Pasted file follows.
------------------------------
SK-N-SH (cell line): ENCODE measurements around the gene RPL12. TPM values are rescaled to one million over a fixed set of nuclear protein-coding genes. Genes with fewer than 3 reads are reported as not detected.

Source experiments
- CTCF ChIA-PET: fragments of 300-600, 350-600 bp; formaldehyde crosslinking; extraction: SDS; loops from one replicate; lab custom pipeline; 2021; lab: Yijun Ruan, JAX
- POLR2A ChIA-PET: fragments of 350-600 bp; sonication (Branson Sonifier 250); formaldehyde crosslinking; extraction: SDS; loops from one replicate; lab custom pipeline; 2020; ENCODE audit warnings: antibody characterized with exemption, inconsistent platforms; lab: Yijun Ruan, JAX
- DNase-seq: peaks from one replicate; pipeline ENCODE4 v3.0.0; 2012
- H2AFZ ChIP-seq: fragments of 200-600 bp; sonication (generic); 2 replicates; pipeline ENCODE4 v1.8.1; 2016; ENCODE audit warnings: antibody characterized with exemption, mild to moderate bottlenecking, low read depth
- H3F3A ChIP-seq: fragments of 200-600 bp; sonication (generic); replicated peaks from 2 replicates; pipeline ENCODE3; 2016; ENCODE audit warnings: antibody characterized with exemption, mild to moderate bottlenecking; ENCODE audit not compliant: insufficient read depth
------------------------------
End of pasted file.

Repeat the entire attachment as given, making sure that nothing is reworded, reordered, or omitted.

SK-N-SH (cell line): ENCODE measurements around the gene RPL12. TPM values are rescaled to one million over a fixed set of nuclear protein-coding genes. Genes with fewer than 3 reads are reported as not detected.

Source experiments
- CTCF ChIA-PET: fragments of 300-600, 350-600 bp; formaldehyde crosslinking; extraction: SDS; loops from one replicate; lab custom pipeline; 2021; lab: Yijun Ruan, JAX
- POLR2A ChIA-PET: fragments of 350-600 bp; sonication (Branson Sonifier 250); formaldehyde crosslinking; extraction: SDS; loops from one replicate; lab custom pipeline; 2020; ENCODE audit warnings: antibody characterized with exemption, inconsistent platforms; lab: Yijun Ruan, JAX
- DNase-seq: peaks from one replicate; pipeline ENCODE4 v3.0.0; 2012
- H2AFZ ChIP-seq: fragments of 200-600 bp; sonication (generic); 2 replicates; pipeline ENCODE4 v1.8.1; 2016; ENCODE audit warnings: antibody characterized with exemption, mild to moderate bottlenecking, low read depth
- H3F3A ChIP-seq: fragments of 200-600 bp; sonication (generic); replicated peaks from 2 replicates; pipeline ENCODE3; 2016; ENCODE audit warnings: antibody characterized with exemption, mild to moderate bottlenecking; ENCODE audit not compliant: insufficient read depth